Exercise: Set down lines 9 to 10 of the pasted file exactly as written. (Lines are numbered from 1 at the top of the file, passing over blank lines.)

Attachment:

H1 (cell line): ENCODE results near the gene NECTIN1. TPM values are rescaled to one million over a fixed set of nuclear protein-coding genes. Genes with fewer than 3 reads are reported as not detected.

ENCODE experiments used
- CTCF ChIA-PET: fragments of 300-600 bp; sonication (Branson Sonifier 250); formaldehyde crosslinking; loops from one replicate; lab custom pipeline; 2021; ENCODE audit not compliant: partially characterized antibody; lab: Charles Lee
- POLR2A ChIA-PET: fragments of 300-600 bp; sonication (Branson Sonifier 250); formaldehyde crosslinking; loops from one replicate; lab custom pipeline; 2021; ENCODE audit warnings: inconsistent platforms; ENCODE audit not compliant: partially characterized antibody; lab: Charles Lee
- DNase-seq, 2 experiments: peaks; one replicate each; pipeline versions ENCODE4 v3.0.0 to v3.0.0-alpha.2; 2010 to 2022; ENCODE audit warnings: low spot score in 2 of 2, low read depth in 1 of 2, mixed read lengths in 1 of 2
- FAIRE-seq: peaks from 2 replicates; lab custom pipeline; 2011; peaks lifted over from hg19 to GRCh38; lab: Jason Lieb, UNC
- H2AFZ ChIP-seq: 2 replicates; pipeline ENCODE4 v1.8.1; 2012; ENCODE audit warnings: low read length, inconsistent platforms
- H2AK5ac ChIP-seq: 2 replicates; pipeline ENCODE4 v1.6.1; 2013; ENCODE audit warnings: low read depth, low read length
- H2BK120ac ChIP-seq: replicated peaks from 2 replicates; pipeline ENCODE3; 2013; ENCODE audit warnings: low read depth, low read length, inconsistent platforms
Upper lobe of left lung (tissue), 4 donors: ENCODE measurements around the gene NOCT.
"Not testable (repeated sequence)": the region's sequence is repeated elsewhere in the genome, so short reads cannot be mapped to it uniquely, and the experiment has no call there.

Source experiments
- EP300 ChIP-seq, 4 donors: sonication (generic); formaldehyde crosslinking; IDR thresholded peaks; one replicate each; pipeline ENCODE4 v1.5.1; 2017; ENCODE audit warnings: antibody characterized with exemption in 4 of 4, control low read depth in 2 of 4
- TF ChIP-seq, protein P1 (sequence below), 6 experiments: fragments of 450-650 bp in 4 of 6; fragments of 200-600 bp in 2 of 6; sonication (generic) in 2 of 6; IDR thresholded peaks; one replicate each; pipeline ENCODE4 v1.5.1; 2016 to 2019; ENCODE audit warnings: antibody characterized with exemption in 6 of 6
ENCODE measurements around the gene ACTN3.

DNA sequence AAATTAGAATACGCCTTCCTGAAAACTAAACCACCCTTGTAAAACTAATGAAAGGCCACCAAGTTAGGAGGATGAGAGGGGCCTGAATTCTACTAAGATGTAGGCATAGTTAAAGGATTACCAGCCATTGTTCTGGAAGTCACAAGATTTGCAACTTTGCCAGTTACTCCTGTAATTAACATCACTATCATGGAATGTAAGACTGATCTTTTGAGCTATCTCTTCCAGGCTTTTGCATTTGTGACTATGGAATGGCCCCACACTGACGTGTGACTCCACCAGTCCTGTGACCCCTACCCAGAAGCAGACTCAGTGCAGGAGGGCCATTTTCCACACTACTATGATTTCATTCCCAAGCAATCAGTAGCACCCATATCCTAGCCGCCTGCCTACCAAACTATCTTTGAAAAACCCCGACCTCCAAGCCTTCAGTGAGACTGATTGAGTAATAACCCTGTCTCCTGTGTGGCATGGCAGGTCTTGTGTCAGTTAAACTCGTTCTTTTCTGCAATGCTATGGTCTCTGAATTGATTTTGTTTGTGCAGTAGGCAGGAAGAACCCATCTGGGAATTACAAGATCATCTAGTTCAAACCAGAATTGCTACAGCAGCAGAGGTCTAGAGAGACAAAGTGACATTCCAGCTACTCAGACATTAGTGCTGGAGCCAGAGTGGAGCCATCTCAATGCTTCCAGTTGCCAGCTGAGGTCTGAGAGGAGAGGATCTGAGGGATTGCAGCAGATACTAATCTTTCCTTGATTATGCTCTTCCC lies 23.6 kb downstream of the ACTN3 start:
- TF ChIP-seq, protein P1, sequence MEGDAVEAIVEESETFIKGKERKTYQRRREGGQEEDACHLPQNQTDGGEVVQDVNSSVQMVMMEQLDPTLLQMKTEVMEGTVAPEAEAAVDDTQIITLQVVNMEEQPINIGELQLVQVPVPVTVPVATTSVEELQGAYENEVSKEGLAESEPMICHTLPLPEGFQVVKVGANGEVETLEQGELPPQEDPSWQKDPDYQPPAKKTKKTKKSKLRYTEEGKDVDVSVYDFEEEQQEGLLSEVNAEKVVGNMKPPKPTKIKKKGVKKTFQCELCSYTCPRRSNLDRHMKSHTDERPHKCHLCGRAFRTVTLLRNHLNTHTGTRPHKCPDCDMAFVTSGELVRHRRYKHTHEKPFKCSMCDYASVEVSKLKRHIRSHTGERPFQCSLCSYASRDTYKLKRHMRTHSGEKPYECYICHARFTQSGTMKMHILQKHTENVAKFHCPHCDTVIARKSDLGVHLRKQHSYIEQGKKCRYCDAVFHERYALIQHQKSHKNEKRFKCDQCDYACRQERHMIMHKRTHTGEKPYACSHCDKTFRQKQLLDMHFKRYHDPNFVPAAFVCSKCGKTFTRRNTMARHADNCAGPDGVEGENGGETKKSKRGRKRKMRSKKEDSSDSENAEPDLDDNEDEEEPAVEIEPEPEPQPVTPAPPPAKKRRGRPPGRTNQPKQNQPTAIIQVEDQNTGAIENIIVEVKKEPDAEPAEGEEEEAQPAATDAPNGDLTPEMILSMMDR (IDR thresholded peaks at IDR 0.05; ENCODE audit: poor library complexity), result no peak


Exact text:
- H2BK120ac ChIP-seq: replicated peaks from 2 replicates; pipeline ENCODE3; 2013; ENCODE audit warnings: low read depth, low read length, inconsistent platforms
Upper lobe of left lung (tissue), 4 donors: ENCODE measurements around the gene NOCT.